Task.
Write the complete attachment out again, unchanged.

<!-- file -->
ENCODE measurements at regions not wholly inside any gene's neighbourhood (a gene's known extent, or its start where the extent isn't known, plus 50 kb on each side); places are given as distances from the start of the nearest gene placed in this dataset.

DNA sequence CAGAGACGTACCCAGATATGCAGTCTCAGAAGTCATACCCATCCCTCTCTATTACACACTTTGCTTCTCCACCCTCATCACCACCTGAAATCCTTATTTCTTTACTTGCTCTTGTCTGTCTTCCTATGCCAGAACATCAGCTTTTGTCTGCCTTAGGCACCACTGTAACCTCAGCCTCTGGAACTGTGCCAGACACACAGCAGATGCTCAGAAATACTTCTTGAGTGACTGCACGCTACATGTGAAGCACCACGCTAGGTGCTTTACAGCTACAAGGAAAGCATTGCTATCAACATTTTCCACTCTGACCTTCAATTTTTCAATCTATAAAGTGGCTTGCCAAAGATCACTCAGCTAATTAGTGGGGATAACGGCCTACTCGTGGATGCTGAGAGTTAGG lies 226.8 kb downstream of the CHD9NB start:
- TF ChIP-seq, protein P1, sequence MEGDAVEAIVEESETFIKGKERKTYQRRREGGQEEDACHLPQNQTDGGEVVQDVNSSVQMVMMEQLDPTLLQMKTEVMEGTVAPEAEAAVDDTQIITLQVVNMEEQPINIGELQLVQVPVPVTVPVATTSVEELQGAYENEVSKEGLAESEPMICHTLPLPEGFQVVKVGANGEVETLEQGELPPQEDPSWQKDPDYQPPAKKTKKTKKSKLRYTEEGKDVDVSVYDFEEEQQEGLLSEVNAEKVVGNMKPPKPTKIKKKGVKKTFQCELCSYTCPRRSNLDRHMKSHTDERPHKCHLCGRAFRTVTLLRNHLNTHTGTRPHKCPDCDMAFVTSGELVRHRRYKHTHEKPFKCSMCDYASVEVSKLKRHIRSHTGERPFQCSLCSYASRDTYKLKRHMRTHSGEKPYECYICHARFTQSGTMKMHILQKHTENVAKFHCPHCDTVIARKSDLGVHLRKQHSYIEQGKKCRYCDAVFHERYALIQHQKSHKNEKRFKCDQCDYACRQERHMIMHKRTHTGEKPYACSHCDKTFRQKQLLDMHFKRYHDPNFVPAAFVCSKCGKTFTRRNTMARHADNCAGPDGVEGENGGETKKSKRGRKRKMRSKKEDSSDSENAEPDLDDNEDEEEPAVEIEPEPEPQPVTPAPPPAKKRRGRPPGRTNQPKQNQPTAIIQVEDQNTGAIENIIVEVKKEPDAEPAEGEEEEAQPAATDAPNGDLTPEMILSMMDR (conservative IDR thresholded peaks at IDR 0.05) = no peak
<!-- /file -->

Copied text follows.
ENCODE measurements at regions not wholly inside any gene's neighbourhood (a gene's known extent, or its start where the extent isn't known, plus 50 kb on each side); places are given as distances from the start of the nearest gene placed in this dataset.

DNA sequence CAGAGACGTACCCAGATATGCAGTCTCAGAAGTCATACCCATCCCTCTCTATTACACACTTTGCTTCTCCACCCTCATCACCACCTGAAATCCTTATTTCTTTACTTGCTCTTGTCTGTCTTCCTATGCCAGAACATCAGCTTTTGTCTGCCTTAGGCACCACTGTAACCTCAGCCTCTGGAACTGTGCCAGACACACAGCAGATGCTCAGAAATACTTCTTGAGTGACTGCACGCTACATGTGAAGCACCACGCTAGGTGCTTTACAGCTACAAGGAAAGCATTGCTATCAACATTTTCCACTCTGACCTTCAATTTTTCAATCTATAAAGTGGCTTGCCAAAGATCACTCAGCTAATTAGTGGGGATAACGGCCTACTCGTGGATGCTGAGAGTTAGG lies 226.8 kb downstream of the CHD9NB start:
- TF ChIP-seq, protein P1, sequence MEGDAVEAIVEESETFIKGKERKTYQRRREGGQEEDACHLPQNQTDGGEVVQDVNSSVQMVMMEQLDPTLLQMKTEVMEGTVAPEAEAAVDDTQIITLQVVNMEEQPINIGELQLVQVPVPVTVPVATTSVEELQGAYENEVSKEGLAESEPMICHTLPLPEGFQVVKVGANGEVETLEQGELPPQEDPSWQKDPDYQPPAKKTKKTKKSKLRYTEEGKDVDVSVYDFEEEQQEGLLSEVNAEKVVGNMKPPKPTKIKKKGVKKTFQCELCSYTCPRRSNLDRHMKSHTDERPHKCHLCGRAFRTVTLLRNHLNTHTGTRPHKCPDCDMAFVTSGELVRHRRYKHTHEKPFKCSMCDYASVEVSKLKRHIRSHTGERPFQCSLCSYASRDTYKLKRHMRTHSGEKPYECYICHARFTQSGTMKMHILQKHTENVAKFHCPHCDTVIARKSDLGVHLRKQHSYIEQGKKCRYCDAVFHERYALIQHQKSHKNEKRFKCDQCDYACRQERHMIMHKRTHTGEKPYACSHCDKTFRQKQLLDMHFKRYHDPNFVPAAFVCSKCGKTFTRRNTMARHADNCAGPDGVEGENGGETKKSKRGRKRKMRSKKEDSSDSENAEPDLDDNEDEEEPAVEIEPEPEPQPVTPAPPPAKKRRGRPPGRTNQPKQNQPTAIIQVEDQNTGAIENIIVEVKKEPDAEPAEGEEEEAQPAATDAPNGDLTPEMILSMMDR (conservative IDR thresholded peaks at IDR 0.05) = no peak